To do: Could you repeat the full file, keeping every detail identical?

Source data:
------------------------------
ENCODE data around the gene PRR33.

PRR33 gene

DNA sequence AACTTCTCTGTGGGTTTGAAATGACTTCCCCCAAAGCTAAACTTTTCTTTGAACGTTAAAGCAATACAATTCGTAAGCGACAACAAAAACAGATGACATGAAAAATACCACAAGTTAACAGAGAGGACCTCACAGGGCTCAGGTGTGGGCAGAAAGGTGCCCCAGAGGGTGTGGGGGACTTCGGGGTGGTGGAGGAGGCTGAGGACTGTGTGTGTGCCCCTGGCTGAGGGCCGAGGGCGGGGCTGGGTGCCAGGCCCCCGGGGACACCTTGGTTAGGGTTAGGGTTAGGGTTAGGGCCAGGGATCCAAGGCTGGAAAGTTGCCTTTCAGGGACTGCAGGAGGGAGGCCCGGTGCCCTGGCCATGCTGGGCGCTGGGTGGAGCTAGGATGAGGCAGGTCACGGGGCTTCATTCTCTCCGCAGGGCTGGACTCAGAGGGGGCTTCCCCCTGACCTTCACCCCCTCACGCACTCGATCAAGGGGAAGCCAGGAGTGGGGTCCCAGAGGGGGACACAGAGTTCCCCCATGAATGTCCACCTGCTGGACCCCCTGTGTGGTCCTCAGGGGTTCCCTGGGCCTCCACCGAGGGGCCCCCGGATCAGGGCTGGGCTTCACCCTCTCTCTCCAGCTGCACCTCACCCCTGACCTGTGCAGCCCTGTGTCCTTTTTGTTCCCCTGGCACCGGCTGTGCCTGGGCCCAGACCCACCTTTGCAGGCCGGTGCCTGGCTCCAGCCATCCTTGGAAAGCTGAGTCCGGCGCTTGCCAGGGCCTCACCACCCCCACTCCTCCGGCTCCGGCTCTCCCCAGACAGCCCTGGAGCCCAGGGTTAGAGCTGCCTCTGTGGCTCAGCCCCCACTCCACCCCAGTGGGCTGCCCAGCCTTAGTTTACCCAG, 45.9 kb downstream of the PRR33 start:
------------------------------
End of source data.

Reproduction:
ENCODE data around the gene PRR33.

PRR33 gene

DNA sequence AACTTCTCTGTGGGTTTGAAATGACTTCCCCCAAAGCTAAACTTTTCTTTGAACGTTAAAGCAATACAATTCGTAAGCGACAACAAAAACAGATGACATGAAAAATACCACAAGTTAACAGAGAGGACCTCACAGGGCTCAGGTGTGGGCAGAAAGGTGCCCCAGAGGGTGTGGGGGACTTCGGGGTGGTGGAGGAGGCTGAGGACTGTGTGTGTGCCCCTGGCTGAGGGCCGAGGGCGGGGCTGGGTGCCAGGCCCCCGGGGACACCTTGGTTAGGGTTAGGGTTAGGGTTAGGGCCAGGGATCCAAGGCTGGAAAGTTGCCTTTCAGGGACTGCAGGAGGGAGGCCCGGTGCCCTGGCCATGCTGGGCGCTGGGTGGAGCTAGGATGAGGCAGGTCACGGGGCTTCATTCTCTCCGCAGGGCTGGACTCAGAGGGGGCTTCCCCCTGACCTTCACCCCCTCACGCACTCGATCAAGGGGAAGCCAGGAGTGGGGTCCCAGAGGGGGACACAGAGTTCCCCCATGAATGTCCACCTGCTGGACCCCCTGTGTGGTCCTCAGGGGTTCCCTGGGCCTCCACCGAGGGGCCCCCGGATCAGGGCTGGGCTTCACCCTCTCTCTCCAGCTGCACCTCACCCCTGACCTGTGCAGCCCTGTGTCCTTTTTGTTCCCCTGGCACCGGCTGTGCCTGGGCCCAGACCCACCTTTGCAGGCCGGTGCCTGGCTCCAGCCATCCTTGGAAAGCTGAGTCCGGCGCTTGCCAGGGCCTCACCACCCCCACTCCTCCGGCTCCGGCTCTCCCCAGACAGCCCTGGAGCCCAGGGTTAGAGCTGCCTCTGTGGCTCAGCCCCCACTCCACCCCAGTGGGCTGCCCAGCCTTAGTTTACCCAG, 45.9 kb downstream of the PRR33 start: